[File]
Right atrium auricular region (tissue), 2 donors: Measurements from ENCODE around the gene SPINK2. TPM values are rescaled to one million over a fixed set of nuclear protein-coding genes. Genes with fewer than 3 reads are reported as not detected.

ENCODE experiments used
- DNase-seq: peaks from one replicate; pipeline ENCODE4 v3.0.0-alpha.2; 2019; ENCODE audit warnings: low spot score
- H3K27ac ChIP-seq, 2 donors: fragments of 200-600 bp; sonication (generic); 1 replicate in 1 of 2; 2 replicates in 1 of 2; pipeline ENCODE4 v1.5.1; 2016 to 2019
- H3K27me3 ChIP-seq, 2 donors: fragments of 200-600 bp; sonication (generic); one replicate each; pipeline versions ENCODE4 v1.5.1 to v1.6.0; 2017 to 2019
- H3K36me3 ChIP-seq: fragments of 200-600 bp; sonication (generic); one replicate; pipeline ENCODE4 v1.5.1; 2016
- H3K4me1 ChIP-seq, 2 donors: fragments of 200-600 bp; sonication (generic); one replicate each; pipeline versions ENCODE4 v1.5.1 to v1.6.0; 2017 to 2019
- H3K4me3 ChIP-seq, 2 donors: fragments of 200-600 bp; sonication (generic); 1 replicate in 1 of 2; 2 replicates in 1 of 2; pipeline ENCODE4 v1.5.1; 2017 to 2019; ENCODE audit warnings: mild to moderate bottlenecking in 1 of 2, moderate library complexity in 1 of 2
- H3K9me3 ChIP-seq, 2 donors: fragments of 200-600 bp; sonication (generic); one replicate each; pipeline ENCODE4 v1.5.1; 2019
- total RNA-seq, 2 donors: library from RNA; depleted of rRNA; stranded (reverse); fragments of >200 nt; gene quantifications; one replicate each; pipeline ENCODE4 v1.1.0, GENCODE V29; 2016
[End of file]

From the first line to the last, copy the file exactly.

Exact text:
Right atrium auricular region (tissue), 2 donors: Measurements from ENCODE around the gene SPINK2. TPM values are rescaled to one million over a fixed set of nuclear protein-coding genes. Genes with fewer than 3 reads are reported as not detected.

ENCODE experiments used
- DNase-seq: peaks from one replicate; pipeline ENCODE4 v3.0.0-alpha.2; 2019; ENCODE audit warnings: low spot score
- H3K27ac ChIP-seq, 2 donors: fragments of 200-600 bp; sonication (generic); 1 replicate in 1 of 2; 2 replicates in 1 of 2; pipeline ENCODE4 v1.5.1; 2016 to 2019
- H3K27me3 ChIP-seq, 2 donors: fragments of 200-600 bp; sonication (generic); one replicate each; pipeline versions ENCODE4 v1.5.1 to v1.6.0; 2017 to 2019
- H3K36me3 ChIP-seq: fragments of 200-600 bp; sonication (generic); one replicate; pipeline ENCODE4 v1.5.1; 2016
- H3K4me1 ChIP-seq, 2 donors: fragments of 200-600 bp; sonication (generic); one replicate each; pipeline versions ENCODE4 v1.5.1 to v1.6.0; 2017 to 2019
- H3K4me3 ChIP-seq, 2 donors: fragments of 200-600 bp; sonication (generic); 1 replicate in 1 of 2; 2 replicates in 1 of 2; pipeline ENCODE4 v1.5.1; 2017 to 2019; ENCODE audit warnings: mild to moderate bottlenecking in 1 of 2, moderate library complexity in 1 of 2
- H3K9me3 ChIP-seq, 2 donors: fragments of 200-600 bp; sonication (generic); one replicate each; pipeline ENCODE4 v1.5.1; 2019
- total RNA-seq, 2 donors: library from RNA; depleted of rRNA; stranded (reverse); fragments of >200 nt; gene quantifications; one replicate each; pipeline ENCODE4 v1.1.0, GENCODE V29; 2016